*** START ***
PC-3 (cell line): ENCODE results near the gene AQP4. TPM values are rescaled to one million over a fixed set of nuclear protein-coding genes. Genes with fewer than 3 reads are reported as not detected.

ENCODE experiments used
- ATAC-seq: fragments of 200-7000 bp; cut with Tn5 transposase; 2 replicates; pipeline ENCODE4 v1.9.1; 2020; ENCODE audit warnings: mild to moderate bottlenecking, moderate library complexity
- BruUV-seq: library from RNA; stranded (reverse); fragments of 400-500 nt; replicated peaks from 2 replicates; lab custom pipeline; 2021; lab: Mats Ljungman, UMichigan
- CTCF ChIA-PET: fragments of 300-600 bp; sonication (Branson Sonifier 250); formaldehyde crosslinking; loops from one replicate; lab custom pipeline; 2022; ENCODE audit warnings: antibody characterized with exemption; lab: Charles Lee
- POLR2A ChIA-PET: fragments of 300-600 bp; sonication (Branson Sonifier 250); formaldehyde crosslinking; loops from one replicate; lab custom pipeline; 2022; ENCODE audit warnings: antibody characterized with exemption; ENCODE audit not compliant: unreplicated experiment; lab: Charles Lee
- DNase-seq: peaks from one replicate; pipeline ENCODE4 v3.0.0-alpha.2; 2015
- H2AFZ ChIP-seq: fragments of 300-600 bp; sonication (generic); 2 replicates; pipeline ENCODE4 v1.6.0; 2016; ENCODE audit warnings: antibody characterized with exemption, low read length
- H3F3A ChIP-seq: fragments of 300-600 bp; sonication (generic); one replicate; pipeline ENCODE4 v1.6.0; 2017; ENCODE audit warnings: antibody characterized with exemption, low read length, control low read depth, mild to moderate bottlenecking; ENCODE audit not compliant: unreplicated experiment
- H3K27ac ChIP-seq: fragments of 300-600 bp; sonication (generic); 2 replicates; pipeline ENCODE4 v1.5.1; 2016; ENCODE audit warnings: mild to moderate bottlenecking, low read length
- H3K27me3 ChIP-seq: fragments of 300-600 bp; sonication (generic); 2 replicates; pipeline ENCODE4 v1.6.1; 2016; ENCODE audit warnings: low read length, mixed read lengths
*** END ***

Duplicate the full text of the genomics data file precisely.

PC-3 (cell line): ENCODE results near the gene AQP4. TPM values are rescaled to one million over a fixed set of nuclear protein-coding genes. Genes with fewer than 3 reads are reported as not detected.

ENCODE experiments used
- ATAC-seq: fragments of 200-7000 bp; cut with Tn5 transposase; 2 replicates; pipeline ENCODE4 v1.9.1; 2020; ENCODE audit warnings: mild to moderate bottlenecking, moderate library complexity
- BruUV-seq: library from RNA; stranded (reverse); fragments of 400-500 nt; replicated peaks from 2 replicates; lab custom pipeline; 2021; lab: Mats Ljungman, UMichigan
- CTCF ChIA-PET: fragments of 300-600 bp; sonication (Branson Sonifier 250); formaldehyde crosslinking; loops from one replicate; lab custom pipeline; 2022; ENCODE audit warnings: antibody characterized with exemption; lab: Charles Lee
- POLR2A ChIA-PET: fragments of 300-600 bp; sonication (Branson Sonifier 250); formaldehyde crosslinking; loops from one replicate; lab custom pipeline; 2022; ENCODE audit warnings: antibody characterized with exemption; ENCODE audit not compliant: unreplicated experiment; lab: Charles Lee
- DNase-seq: peaks from one replicate; pipeline ENCODE4 v3.0.0-alpha.2; 2015
- H2AFZ ChIP-seq: fragments of 300-600 bp; sonication (generic); 2 replicates; pipeline ENCODE4 v1.6.0; 2016; ENCODE audit warnings: antibody characterized with exemption, low read length
- H3F3A ChIP-seq: fragments of 300-600 bp; sonication (generic); one replicate; pipeline ENCODE4 v1.6.0; 2017; ENCODE audit warnings: antibody characterized with exemption, low read length, control low read depth, mild to moderate bottlenecking; ENCODE audit not compliant: unreplicated experiment
- H3K27ac ChIP-seq: fragments of 300-600 bp; sonication (generic); 2 replicates; pipeline ENCODE4 v1.5.1; 2016; ENCODE audit warnings: mild to moderate bottlenecking, low read length
- H3K27me3 ChIP-seq: fragments of 300-600 bp; sonication (generic); 2 replicates; pipeline ENCODE4 v1.6.1; 2016; ENCODE audit warnings: low read length, mixed read lengths